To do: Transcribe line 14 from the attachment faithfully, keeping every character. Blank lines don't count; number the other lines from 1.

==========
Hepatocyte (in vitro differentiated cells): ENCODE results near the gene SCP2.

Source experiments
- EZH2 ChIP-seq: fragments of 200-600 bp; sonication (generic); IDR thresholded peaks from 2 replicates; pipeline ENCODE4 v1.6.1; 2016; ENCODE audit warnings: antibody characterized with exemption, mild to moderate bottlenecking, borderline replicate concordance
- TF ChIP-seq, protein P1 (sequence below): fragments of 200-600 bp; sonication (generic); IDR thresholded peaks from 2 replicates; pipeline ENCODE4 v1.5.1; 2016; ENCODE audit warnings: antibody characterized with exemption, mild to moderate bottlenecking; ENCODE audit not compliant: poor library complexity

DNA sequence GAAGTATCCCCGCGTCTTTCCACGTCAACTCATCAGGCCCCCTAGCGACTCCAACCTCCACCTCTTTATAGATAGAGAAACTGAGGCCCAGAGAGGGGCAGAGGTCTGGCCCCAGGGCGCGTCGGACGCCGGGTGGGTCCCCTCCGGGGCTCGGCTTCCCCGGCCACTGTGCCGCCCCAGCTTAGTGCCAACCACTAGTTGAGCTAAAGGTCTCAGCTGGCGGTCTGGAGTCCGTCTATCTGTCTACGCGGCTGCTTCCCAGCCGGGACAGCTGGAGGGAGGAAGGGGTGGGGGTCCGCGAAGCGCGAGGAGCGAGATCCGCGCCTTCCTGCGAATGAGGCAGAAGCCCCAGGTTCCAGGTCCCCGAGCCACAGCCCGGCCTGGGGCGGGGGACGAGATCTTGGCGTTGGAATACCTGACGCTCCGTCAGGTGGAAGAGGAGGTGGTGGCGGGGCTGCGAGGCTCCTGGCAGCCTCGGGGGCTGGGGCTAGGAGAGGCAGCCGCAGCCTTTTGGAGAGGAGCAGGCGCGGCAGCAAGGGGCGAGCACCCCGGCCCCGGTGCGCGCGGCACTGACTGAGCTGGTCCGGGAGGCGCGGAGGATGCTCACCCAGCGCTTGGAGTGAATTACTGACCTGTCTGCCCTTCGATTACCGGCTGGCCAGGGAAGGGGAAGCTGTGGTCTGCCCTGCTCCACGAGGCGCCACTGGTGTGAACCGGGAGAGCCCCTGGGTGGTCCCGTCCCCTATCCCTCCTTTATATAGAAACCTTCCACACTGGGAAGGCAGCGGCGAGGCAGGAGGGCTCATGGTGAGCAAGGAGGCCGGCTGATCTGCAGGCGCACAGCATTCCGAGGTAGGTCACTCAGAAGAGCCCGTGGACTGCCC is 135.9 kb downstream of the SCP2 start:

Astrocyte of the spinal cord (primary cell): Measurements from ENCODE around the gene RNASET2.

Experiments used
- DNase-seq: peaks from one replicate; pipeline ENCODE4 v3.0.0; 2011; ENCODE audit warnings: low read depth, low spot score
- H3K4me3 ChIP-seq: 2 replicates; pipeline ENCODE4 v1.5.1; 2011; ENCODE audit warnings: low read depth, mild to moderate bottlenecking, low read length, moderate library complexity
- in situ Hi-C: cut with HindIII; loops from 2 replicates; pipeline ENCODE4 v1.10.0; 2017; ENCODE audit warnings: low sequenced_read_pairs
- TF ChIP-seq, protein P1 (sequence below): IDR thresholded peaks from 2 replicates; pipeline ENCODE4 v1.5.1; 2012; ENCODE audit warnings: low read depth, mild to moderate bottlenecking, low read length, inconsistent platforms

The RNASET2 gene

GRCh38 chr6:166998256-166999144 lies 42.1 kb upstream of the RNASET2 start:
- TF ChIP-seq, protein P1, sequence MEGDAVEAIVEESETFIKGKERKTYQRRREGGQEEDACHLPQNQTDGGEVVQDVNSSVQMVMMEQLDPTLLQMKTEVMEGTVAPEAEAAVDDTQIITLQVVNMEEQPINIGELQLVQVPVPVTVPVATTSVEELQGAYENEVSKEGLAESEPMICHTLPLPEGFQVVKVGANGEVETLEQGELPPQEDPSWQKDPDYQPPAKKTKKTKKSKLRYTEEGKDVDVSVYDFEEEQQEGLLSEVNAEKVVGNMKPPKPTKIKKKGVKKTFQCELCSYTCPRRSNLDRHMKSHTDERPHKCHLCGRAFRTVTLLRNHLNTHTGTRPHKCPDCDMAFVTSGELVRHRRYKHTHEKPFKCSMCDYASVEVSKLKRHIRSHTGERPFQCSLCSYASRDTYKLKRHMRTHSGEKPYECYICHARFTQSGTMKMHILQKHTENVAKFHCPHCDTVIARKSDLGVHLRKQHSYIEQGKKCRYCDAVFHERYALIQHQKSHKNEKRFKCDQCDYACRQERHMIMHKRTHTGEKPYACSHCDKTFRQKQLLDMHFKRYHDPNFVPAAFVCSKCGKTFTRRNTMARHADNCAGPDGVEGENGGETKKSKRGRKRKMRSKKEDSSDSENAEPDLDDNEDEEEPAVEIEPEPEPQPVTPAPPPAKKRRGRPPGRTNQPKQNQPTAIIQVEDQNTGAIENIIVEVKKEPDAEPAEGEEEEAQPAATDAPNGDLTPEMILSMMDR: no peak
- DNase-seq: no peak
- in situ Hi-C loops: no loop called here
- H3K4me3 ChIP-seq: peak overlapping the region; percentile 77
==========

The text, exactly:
- TF ChIP-seq, protein P1, sequence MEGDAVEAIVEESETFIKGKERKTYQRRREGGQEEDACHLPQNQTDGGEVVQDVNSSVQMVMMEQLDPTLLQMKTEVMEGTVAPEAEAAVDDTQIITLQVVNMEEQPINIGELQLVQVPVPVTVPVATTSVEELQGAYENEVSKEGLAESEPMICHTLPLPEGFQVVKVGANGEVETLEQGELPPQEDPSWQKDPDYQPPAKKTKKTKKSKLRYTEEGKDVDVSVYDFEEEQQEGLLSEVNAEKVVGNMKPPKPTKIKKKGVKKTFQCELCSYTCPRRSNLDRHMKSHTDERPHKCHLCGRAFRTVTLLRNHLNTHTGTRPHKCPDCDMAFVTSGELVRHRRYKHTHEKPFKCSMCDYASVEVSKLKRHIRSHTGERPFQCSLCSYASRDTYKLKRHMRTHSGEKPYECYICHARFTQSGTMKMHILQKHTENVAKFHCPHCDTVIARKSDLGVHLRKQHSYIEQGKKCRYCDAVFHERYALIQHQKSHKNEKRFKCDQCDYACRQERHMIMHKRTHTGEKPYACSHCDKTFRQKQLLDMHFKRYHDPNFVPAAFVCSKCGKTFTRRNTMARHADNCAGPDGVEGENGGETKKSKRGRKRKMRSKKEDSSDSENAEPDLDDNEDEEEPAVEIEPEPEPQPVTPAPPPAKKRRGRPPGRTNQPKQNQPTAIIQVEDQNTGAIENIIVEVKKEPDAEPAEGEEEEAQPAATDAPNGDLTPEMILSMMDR: no peak